How many times have situations been allowed to get worse and worse because everyone is too busy being nice to ask the hard questions? Yet, have you ever asked a colleague or parent why they have said something? Or 'what makes you say this?' Or when they give you a reason, ask them a second why? Turns out people don't like it! Or when someone in a Twitter chat is talking about how knowledge is important in teaching and then you ask them what knowledge is... Turns out people don't like that either. Or ask someone what their previous statement says about their beliefs about what it means to be a teacher... and then you are told 'that's too deep'. Why do I keep getting such negative responses to important questions?
Over the years, I have gotten myself in much hot water because I asked questions. In fact, it's one of those if I had a penny situations... But why is this? Why is it that when we get to the juicy and crunchy, and often the most important parts of the conversation, so many of our colleagues get uncomfortable?
We talk about developing our students as questioners. We talk about developing deep thinkers. Yet, my experiences illustrate that although we might say that questioning is good, we don't necessarily believe it - a disjoint between our espoused theory and theory-in-action. Why is it that I could keep a little black book of people who felt uncomfortable with my questions, when as educators we supposedly encourage questioning? This is something I have been trying to make sense of as over and over, why do I get in hot water for asking questions... Hence, I have been speculating about a range of possibilities.
What could be causing the negative responses to my questions? Here is my brain storm (remember this is fuzzy front end, all the ideas, good and bad should be included):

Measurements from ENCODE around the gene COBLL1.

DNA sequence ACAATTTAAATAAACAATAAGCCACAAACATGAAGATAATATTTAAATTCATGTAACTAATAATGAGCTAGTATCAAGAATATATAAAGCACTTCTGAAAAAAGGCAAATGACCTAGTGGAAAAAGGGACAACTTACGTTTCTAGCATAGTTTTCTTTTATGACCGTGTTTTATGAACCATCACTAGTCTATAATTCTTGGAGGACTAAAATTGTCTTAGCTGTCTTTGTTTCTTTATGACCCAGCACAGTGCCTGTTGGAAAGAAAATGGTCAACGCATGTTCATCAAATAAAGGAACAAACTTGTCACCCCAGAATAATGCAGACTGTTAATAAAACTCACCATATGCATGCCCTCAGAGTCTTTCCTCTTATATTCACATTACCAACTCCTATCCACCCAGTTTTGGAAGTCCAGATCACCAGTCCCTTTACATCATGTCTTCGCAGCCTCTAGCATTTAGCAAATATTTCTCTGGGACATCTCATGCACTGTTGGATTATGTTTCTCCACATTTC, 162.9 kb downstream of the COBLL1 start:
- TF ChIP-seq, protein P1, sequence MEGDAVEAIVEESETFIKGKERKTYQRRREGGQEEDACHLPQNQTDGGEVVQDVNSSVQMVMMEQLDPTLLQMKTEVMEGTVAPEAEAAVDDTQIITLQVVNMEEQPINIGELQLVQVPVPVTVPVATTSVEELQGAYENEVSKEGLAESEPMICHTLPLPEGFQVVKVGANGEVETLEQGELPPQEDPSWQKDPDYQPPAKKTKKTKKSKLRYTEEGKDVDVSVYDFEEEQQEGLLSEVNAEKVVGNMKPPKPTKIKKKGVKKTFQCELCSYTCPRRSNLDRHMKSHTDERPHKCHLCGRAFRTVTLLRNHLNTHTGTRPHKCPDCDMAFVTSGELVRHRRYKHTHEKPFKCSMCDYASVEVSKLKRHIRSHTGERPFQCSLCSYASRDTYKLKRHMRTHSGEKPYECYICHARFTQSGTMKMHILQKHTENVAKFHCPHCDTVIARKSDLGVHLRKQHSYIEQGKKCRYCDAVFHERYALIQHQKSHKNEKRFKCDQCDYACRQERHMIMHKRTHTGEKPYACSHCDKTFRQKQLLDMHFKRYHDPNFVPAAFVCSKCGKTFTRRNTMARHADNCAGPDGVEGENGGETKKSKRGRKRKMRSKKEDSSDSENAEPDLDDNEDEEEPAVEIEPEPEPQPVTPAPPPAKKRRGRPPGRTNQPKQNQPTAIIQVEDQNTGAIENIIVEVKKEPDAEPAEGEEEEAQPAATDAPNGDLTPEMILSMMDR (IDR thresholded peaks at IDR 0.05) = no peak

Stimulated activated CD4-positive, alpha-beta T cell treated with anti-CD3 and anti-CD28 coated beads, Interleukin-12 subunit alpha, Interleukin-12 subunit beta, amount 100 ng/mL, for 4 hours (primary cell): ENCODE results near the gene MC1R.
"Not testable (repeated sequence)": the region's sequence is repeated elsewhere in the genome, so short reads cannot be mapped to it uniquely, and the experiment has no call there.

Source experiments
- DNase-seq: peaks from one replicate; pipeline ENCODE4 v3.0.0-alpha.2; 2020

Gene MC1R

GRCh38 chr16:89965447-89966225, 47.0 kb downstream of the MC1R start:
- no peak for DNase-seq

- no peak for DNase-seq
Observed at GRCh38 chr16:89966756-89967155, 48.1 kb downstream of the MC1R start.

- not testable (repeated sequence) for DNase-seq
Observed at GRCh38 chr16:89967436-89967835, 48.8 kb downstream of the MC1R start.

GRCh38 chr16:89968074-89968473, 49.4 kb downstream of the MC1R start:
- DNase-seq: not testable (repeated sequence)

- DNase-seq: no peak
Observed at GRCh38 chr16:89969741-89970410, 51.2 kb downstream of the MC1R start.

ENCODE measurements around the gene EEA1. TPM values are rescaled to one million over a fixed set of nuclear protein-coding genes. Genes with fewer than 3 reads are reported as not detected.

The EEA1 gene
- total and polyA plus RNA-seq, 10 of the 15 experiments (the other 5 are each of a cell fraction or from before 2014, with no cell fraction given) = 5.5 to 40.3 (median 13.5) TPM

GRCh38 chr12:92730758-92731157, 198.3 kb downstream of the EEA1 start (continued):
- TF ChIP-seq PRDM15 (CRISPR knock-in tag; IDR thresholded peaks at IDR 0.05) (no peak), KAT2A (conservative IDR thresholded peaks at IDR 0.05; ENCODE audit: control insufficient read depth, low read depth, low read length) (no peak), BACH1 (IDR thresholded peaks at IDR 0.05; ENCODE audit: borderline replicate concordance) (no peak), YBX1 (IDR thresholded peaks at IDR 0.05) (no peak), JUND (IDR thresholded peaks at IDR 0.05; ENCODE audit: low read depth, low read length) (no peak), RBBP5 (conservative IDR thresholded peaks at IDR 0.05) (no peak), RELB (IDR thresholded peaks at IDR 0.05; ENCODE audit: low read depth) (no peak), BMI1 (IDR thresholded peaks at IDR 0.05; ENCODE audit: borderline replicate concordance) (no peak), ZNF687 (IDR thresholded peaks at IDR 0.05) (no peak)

- My tone of voice is rude, loud or otherwise obtrusive, obnoxious etc.
- I interrupt people mid sentence with my questions (yup... I know I do this one... working on it...).
- I ask my questions at inconvenient times aka. at times or places where they are not appropriate
- The questions that I ask does not allow the 'teacher/manger as knower' and as such, makes the person feel vulnerable because it challenges their 'identity in that role'
- The questions I ask challenges long held assumptions that makes the recipient uncomfortable to confront
- It's irritating if someone says 'why' all the time
- The groups in which I have worked are uncomfortable with diversity, hence questions that bring dissonance to light makes everyone uncomfortable
- People don't want to be asked questions that they might not know the answer to
- My questions are perceived to slow down progress towards quick solutions
- My questions are perceived to question the individual rather than the idea
- There are assumptions that it is not my responsibility/role/place to question
- People really aren't as comfortable with questions as they might like to think
- My questions are not seen as helpful
- My needs as a learner (to understand the purpose of things before I do them) have not been communicated to my manager/boss/team
- My questions are about beliefs (not necessarily religious beliefs) and as such, the person feels uncomfortable having to justify them
- People think I might be a conspiracy theorist and that's why I ask so many annoying questions
- Conspiracy theorists don't like being questions because they don't have facts to back up their arguments
- I am not using all the 'thinking hats' to ask questions
Yup, I am totally flattering myself with some of these assumptions. I am also serious reflecting on how I might ensure that when I ask really crunchy or juicy questions that dig at the heart of matters, how I might ask them in a more 'warm' way. To use Maurie Abraham's phrase, how might I be both warm and demanding? ... Notice how I turned even this professional challenge into a question... "how might I..." I suppose this officially makes me a question junkie right? Perhaps I should just hurry up and get business cards printed, schools could hire me as an education devil's advocate.